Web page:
Friday, January 8, 2010

KPMG Survey Suggests Green Shift in Car Buying

It appears the Auto industry is finally starting to focus on more fuel efficient vehicles. This according to a new global survey of 200 auto executives recently published by KPMG. Could it be they are finally listening to the public?

Hybrid vehicles placed at the very top of their list of alternative fuel technologies for the next five years, followed by battery electric, fuel cell electric and bio-diesel respectively.

Biodiesel technology is low on the list of priorities for auto industry research, according to the survey that was released Thursday.

When asked to rate which were the most important alternative fuel technologies to the auto industry over the next five years, hybrid systems were ranked first followed by battery electric power, fuel cell electric power, and biodiesel, respectively.

In the past, styling was ranked as major feature. No more though. The feature auto executives believed makes the biggest impact on customers' purchasing decisions is fuel efficiency, which was ranked the highest, while the "environmental friendliness" of a vehicle ranked second, followed by safety innovation in third. Styling did not even make it into the survey results.

"Automotive manufacturers are in the challenging position of being asked to compete on both technology and cost. With global consumers still feeling the pinch of the recession, those OEMs who can deliver on this equation will be in the driver's seat," Gary Silberg, national automotive industry leader for KPMG, said in a statement.The survey was conducted September through November 2009.

Now, let's see how they can make those large suv's and trucks truly more fuel efficient. A listing of fuel efficiency and emissions and interactive chart can be found at the EPA's Green Vehicles website.

The survey was conducted September through November 2009.

Keith Winn is the VP Marketing/COO of GreenProfit Solutions, Inc. which assists businesses in becoming environmentally responsible. You may view their website at or e-mail Keith at [email protected] .

Saturday, January 2, 2010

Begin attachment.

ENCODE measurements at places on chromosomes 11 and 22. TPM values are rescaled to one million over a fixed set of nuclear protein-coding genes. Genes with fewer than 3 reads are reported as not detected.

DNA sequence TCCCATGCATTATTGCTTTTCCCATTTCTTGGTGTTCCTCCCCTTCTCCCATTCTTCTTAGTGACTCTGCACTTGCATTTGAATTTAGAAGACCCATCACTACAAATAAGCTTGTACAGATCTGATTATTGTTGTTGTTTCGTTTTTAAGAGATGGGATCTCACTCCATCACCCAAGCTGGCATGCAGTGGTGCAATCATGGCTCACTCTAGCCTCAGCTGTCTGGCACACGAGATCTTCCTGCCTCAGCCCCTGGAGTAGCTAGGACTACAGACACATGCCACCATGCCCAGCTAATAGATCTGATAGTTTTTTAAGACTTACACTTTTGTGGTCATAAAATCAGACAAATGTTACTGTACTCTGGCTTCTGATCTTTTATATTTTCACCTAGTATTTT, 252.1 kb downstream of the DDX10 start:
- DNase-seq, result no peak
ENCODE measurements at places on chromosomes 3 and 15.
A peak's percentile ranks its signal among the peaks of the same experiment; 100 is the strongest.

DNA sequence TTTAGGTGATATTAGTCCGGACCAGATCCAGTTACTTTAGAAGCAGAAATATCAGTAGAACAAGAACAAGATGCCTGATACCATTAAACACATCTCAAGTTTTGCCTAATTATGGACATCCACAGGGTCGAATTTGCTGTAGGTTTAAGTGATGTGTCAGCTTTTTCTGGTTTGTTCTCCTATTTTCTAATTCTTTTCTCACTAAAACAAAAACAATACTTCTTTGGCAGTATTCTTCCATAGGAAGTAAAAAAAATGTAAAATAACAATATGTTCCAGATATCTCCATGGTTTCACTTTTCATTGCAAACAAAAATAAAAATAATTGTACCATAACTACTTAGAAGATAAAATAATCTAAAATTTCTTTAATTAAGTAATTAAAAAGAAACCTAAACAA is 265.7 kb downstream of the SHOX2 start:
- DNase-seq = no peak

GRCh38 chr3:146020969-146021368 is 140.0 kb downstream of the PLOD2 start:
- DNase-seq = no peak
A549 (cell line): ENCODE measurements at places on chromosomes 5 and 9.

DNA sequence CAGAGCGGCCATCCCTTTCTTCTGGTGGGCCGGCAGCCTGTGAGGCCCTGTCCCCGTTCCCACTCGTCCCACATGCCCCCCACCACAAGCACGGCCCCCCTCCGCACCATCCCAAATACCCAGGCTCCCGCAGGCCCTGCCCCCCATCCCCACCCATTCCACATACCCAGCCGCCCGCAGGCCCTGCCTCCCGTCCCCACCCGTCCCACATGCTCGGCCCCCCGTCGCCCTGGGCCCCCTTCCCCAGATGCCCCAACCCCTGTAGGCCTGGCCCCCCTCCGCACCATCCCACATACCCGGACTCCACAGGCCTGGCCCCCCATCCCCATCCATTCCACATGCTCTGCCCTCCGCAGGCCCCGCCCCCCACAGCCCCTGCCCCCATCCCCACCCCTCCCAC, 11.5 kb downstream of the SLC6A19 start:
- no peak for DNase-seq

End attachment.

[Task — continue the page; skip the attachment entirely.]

New Year's Resolution

Traditionally, at the start of a new year, resolutions are tossed about promising exercise or eating habit modifications. There’s nothing wrong with these, but, honestly, how many are forgotten by January 3rd? This year, why not make a resolution that’s truly achievable, and can also benefit yourself, your community, and the planet?

My New Year’s resolution is to engage in a variety of sustainable practices throughout the year.

Ok, so what does that mean? Sure, I’ll recycle what I can, compost foodstuffs, and work to save energy, paper, and other resources, but is that really what the resolution is aiming to achieve? Sustainability is about more than just saving energy or recycling; it’s a state of mind. Now before you run off thinking this writer is off his rocker, take a moment to think about that claim. As a company, our efforts to help businesses become more sustainable encompasses office conservation practices, yes, but it also envelops a comprehensive strategy including business development, marketing, hiring, and nearly every other department within the enterprise. Only by incorporating a “triple bottom line” (People, Planet, Profit) mindset into the core decisions of a company can they aim to become truly sustainable members of society.

How can this concept be transposed into a New Year’s resolution? Simply engage in the same activities you’re used to (at home, in the office, out with friends, namely, wherever you may be), only now, consider how each affects society (both as individuals and a group), financial stability (locally and abroad), and the environment. Remember the phrase, “You can have it good, fast, or cheap, but you can only pick two”? Well, the triple bottom line seeks to provide all three of its pillars simultaneously. While good, fast, and cheap are traditionally difficult to combine, sustainable approaches benefiting society, the financial well-being of all producers/sellers, and the environment from production site to sales location are achievable.

Consider a company’s sustainability policies when making a purchase: Do they support fair wages and social programs throughout the production chain? Are their environmental impacts documented and in the process of being minimized? Does their profit in one location damage the community in another? Questions along this line can give consumers a strong idea of how a company views true sustainability.

Along with a quality product/service, a company with a strong commitment towards sustainability is likely to thrive.

For the new year, take these ideas to heart, spread them to your friends and family, and help create a world where the principles of sustainability are automatically considered in all aspects of life. Now that’s a New Year’s resolution worth keeping. Sure beats that exercise machine you (be honest) won’t use again!

At least until January 2nd, 2011.